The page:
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Milwaukee Bucks Ranking The Roster: Omari Moore hops the bus to Oshkosh at 17

The two-way rookie is first off the island

2023 NBA Summer League - Milwaukee Bucks v Sacramento Kings Photo by Garrett Ellwood/NBAE via Getty Images

Minutes after the 2023 NBA Draft concluded, the Bucks made one of the first two-way signings that often immediately follow the second round where teams quickly snap up an undrafted player in a way that permits the type of flexibility meant for such players. While those players don’t always stick or might sign an Exhibit 10 (training camp) contract, this year’s instance of such a transaction seems more likely to hang around the roster for a bit: San Jose State alum Omari Moore.

Exemplifying the kind of difficulty in predicting not only what kind of player an undrafted two-way rookie could be, but even if he could become an NBA player at all, Moore is seventeenth in this year’s exercise. Given that our list is predicated on postseason rotation hierarchy and two-way players are ineligible to even dress for a playoff match, this adds up (nudge nudge to those who picked Thanasis over Moore and Lindell Wigginton).

After a four-year career with the Spartans, the 22-year-old Pasadena native topped out in the sixties on some draft boards on the heels of a senior year that garnered him—much like 2020 Bucks draftee Sam Merrill—Mountain West Player of the Year honors. His measurements from the combine and the all-around game he developed likely intrigued more than just Milwaukee, but Moore chose the opportunity to split time between the big leagues and the G League affiliate in Oshkosh on a deal that will cover the next two seasons.

Though he wasn’t really a prominent feature of the Bucks’ Summer League roster last month, he got into all five contests, averaging 11.6 MPG. His Vegas experience started inauspiciously, not scoring a point until his third appearance and registering no statistics aside from a personal in his second, but after another scoreless outing, he showed some flashes of usefulness in the finale against Sacramento. In 25 minutes—by far his most run of Summer League—he stuffed the stat sheet with seven points on 3/4 shooting, four boards, two assists, and five steals. As I wrote at the time:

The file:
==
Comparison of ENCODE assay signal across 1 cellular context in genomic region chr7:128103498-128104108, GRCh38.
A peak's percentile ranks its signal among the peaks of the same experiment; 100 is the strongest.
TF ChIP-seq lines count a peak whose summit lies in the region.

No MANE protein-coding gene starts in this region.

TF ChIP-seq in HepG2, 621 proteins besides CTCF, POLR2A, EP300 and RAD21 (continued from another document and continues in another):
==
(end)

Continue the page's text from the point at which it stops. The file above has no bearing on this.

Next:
His on-ball defense and disruption frustrated Kings ballhandlers from the minute he entered. That established a very pesky defensive tone that spread among his teammates in the third quarter. Not to be outdone, he looked good driving to the rim and finding his teammates too as Milwaukee’s de facto point guard during much of the half. His seventeen and a half second-half minutes really justified why Milwaukee gave him a two-way, in my opinion.

Here are two nice moments on both ends of the floor from that third quarter:

Between the size, playmaking abilities from running point at the collegiate level, and potential defensive chops (or at least effort), you can make out a future NBA contributor if you squint. Will it happen anytime soon, though? While some draftniks really liked Moore, I heard at least one who added the caveat that perhaps the first team employing Moore might not get the best of him. That is, if he sticks in the league, his most success might come after a second or third team has given him a chance.